The Wolfeboro Area Farmers Market will be open for the 2016 late summer and early fall season through October 6 on Thursdays, from 12:30 to 4:30 p.m. at Clark Park, 233 South Main Street, in Wolfeboro, rain or shine.

All market customers are encouraged to participate in a weekly raffle for a $75 market gift certificate. Made possible through a matching grant from the New Hampshire Department of Agriculture, a winner is drawn at the end of each market, and winners need not be present to win. As an extra bonus, winners will receive a sturdy, cloth shopping bag featuring the market’s iconic rooster logo.

Toe-tapping contra dance music will be happening at the September 8 market, provided by Brier Hill; they’ll keep us shopping with pep in our step!

Your Donations Are Tax Deductible!

WAFM

Take a few moments to consider the things you love most about the Wolfeboro Area Farmers Market. Maybe it’s:

  • Bumping into neighbors and feeling so good about your community?
  • Seeing the ever-increasing evidence that local agriculture is thriving and growing?
  • The huge variety of fresh, in season vegetables?
  • The pasture-raised chicken that tastes so good?
  • Cookies, pastries and sweets made with only the finest quality ingredients?
  • Fresh from the ocean fish, caught by a neighbor just hours ago?
  • The lively music that gets kids dancing and oldsters smiling and tapping their feet?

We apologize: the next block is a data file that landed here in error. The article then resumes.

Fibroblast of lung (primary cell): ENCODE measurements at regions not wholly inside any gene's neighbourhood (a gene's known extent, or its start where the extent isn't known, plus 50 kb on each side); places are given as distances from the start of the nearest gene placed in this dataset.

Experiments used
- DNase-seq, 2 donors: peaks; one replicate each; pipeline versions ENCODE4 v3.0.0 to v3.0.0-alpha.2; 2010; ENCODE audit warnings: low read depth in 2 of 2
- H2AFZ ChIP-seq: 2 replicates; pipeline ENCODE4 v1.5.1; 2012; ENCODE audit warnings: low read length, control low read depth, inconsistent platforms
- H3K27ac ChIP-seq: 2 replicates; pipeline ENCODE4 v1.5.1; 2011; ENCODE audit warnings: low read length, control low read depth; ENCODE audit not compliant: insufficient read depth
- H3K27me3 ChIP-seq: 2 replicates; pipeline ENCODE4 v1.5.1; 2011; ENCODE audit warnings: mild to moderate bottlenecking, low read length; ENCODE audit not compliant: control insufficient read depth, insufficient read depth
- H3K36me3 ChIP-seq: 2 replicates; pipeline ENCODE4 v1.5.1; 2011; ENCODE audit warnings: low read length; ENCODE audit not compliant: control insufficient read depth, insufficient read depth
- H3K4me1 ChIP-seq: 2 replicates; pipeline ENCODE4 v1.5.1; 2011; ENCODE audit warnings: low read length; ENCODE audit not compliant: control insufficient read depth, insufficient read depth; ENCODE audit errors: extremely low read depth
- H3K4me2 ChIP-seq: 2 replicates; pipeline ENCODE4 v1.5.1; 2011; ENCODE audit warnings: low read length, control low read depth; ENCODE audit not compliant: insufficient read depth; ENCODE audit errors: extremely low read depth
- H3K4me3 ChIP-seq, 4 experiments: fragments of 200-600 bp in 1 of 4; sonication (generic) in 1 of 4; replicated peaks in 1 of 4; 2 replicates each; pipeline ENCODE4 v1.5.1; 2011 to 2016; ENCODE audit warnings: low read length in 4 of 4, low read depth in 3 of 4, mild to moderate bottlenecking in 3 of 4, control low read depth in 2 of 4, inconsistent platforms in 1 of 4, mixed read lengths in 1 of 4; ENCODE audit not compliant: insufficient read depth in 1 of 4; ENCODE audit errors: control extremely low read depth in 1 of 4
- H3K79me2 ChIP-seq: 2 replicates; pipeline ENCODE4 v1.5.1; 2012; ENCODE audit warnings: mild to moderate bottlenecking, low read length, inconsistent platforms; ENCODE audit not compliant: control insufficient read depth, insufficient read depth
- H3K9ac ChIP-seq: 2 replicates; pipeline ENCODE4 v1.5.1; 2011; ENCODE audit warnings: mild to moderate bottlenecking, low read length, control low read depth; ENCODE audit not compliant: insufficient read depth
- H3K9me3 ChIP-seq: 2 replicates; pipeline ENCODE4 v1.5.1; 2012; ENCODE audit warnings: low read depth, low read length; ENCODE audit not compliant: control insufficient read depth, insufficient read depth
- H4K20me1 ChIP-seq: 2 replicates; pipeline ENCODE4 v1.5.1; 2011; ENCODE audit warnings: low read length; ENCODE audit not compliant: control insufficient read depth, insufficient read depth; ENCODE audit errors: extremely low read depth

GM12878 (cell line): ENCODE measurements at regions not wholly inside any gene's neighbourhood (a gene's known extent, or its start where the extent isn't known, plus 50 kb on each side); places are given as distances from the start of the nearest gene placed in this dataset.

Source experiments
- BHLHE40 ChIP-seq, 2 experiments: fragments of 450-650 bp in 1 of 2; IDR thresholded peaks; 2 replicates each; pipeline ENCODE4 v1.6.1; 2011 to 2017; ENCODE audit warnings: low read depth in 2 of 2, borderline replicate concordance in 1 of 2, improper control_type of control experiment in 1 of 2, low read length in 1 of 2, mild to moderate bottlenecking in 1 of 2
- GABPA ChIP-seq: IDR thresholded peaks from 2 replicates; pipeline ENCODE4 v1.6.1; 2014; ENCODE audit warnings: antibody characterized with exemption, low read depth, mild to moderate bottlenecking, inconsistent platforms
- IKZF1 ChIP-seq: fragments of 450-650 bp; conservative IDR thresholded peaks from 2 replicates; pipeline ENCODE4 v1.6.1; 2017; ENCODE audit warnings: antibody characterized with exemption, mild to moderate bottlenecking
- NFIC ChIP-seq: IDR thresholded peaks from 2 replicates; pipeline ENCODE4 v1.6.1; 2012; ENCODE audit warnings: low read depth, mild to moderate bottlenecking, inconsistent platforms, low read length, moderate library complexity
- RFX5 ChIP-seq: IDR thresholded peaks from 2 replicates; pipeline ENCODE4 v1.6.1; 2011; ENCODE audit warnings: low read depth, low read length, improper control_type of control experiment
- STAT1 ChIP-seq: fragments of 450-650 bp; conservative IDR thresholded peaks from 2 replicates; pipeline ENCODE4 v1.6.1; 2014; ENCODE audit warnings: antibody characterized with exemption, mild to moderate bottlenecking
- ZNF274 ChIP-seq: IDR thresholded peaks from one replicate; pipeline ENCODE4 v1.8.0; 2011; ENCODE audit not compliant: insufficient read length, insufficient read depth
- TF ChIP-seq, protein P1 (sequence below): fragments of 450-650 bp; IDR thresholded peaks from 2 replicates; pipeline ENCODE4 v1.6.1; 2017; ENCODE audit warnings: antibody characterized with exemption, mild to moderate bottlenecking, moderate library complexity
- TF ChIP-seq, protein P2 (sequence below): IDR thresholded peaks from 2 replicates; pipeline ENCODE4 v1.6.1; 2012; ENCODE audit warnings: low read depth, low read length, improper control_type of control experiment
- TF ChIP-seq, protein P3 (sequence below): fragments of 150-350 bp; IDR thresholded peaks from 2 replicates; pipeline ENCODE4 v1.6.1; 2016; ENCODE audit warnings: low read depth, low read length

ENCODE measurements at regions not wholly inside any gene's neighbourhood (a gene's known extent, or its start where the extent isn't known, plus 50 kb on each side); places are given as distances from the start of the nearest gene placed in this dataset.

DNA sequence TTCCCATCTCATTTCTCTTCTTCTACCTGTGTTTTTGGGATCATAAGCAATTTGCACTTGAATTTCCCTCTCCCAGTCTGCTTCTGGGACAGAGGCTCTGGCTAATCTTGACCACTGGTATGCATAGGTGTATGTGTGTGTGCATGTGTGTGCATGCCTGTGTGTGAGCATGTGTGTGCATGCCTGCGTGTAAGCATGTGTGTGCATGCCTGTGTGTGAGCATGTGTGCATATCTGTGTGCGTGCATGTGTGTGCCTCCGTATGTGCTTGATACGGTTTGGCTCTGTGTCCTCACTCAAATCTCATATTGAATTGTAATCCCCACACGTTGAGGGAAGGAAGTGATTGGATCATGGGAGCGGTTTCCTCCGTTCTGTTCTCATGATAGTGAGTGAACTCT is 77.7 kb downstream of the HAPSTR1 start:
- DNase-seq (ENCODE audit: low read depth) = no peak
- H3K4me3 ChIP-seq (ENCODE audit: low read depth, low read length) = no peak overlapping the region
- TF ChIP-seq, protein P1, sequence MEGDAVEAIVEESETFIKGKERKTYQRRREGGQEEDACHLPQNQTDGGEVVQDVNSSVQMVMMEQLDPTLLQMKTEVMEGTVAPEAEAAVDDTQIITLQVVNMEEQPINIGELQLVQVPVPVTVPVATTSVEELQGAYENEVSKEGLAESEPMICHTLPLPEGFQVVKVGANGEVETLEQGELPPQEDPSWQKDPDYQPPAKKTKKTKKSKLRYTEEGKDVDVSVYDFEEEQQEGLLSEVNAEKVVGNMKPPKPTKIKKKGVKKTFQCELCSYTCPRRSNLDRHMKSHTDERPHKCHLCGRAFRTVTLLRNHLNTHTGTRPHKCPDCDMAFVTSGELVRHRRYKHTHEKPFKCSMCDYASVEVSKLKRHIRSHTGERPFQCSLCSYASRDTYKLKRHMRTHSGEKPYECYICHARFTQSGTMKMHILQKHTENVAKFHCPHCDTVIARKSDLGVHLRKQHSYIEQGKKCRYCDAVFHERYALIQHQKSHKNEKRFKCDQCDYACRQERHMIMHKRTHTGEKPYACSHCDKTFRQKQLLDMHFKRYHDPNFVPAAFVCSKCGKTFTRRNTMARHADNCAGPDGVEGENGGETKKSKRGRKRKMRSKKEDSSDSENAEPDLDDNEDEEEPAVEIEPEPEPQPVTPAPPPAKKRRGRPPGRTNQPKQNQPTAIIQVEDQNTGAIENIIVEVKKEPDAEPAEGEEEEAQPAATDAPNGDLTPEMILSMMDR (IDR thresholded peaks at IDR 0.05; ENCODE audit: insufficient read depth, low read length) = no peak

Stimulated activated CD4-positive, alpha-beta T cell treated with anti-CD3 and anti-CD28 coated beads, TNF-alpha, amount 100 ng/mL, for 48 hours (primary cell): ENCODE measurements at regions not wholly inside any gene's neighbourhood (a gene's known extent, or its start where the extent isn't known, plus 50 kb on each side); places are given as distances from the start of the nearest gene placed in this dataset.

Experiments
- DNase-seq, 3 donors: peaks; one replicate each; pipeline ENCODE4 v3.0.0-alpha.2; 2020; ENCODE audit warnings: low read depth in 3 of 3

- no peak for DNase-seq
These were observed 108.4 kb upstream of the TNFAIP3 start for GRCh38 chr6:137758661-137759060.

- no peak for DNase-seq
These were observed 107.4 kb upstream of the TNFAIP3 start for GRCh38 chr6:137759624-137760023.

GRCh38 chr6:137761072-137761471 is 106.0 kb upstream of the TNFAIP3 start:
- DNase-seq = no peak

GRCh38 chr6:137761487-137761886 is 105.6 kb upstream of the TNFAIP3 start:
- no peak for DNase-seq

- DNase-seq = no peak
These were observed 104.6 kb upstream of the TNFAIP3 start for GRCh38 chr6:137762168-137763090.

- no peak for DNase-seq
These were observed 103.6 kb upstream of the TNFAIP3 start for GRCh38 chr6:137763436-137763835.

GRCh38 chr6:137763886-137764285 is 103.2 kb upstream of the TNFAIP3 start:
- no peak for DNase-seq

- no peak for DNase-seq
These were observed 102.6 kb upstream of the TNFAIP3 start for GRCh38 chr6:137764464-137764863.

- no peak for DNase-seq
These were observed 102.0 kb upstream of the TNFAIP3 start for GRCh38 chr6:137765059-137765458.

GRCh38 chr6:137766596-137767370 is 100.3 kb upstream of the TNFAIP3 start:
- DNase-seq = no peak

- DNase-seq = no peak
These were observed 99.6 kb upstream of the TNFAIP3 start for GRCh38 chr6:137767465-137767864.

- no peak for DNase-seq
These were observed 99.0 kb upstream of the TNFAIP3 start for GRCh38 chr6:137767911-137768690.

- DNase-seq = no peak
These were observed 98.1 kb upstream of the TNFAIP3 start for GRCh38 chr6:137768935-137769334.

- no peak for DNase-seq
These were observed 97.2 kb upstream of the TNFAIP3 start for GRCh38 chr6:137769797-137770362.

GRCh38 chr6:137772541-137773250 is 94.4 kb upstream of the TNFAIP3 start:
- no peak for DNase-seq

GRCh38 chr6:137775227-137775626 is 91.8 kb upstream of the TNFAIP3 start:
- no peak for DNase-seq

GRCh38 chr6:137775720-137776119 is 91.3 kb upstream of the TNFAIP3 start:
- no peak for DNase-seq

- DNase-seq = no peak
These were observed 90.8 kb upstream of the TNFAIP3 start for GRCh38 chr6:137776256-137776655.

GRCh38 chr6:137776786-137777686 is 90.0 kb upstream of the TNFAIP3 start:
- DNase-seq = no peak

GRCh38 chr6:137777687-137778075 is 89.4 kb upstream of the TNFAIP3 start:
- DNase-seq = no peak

• The delicious, hot foods prepared with care and secret sauce?
  • The opportunity to double your SNAP dollars buying fresh food?
  • Chatting it up with the actual beekeeper that produced the actual honey you’re buying?
  • Just walking around, taking it all in?

Whatever your reasons for loving the market, know that YOU are an important part of this scene, too. Your support throughout the season (really FOUR seasons, now, can you believe it?) keeps the vendors coming back and simply keeps us going.

Who’s the “us”? The Wolfeboro Area Farmers Market is led by a volunteer board of directors that meets more than their busy time really allows—they are mostly farmers, after all. They hover over the budget, select and tend to vendors, recruit musicians, find the greatest locations, set them up (and break them down) and work to get the word out. What else? They raise money to make it all even better!

Just this spring, the market became a 501-c(3) organization, and that’s good news for all of us. Your donation is tax deductible and you can donate online or in person! Your dollars support that Double SNAP program along with the market’s education and outreach activities (stay tuned for a nifty cooking demo next week!). You can donate as little or as much as you please, and we hope you will.

Your weekly support, your donations and even your toe-tapping and dancing to the music all make this market one of the best in the state. Thank you! We’re not done yet! Six weeks to go with the summer market and those raffles for a weekly $75 gift certificate will continue to the very last day, Thursday, October 6.

See you at the market, of course!

 

Celebrating Eat Local Month: A Conversation with One of the Market’s Original Vendors

IMG_20160721_153839

August is New Hampshire’s Eat Local Month, and farmers markets throughout the state are celebrating by doing what they do best—bringing high-quality, locally grown, raised and produced foods to market. Wolfeboro Area Farmers Market continues a 15-year tradition of doing just that, and we’re growing each year to meet the demands of an increasingly savvy local foods community.